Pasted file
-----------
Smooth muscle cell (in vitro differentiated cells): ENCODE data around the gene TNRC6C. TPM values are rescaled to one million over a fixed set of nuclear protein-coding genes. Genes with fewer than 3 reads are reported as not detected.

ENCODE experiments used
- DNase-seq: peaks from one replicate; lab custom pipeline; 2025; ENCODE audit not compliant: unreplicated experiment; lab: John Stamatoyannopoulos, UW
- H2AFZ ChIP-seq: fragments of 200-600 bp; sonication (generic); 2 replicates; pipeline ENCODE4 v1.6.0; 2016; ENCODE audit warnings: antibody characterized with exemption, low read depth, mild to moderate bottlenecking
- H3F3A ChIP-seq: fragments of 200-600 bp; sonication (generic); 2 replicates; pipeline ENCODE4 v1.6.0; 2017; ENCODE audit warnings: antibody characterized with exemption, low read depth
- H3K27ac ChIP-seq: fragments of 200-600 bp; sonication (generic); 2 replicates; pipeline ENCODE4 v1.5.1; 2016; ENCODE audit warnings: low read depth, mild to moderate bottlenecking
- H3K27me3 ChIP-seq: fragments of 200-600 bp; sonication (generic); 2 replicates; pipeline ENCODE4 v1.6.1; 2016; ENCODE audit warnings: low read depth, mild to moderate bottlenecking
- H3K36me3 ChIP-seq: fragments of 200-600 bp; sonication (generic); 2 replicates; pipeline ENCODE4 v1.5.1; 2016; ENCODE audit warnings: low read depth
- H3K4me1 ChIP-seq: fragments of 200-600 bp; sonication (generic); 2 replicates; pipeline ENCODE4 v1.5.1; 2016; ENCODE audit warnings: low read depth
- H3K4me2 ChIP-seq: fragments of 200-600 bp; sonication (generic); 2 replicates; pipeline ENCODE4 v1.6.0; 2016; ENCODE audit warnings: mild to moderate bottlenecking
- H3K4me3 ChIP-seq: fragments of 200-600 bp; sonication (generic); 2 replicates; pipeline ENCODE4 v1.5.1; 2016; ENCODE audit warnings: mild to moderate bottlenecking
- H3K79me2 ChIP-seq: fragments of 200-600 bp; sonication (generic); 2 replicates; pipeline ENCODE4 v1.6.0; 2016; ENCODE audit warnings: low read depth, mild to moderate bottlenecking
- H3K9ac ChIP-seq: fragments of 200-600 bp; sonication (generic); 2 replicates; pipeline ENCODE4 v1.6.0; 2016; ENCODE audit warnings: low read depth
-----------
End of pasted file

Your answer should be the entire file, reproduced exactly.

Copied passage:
Smooth muscle cell (in vitro differentiated cells): ENCODE data around the gene TNRC6C. TPM values are rescaled to one million over a fixed set of nuclear protein-coding genes. Genes with fewer than 3 reads are reported as not detected.

ENCODE experiments used
- DNase-seq: peaks from one replicate; lab custom pipeline; 2025; ENCODE audit not compliant: unreplicated experiment; lab: John Stamatoyannopoulos, UW
- H2AFZ ChIP-seq: fragments of 200-600 bp; sonication (generic); 2 replicates; pipeline ENCODE4 v1.6.0; 2016; ENCODE audit warnings: antibody characterized with exemption, low read depth, mild to moderate bottlenecking
- H3F3A ChIP-seq: fragments of 200-600 bp; sonication (generic); 2 replicates; pipeline ENCODE4 v1.6.0; 2017; ENCODE audit warnings: antibody characterized with exemption, low read depth
- H3K27ac ChIP-seq: fragments of 200-600 bp; sonication (generic); 2 replicates; pipeline ENCODE4 v1.5.1; 2016; ENCODE audit warnings: low read depth, mild to moderate bottlenecking
- H3K27me3 ChIP-seq: fragments of 200-600 bp; sonication (generic); 2 replicates; pipeline ENCODE4 v1.6.1; 2016; ENCODE audit warnings: low read depth, mild to moderate bottlenecking
- H3K36me3 ChIP-seq: fragments of 200-600 bp; sonication (generic); 2 replicates; pipeline ENCODE4 v1.5.1; 2016; ENCODE audit warnings: low read depth
- H3K4me1 ChIP-seq: fragments of 200-600 bp; sonication (generic); 2 replicates; pipeline ENCODE4 v1.5.1; 2016; ENCODE audit warnings: low read depth
- H3K4me2 ChIP-seq: fragments of 200-600 bp; sonication (generic); 2 replicates; pipeline ENCODE4 v1.6.0; 2016; ENCODE audit warnings: mild to moderate bottlenecking
- H3K4me3 ChIP-seq: fragments of 200-600 bp; sonication (generic); 2 replicates; pipeline ENCODE4 v1.5.1; 2016; ENCODE audit warnings: mild to moderate bottlenecking
- H3K79me2 ChIP-seq: fragments of 200-600 bp; sonication (generic); 2 replicates; pipeline ENCODE4 v1.6.0; 2016; ENCODE audit warnings: low read depth, mild to moderate bottlenecking
- H3K9ac ChIP-seq: fragments of 200-600 bp; sonication (generic); 2 replicates; pipeline ENCODE4 v1.6.0; 2016; ENCODE audit warnings: low read depth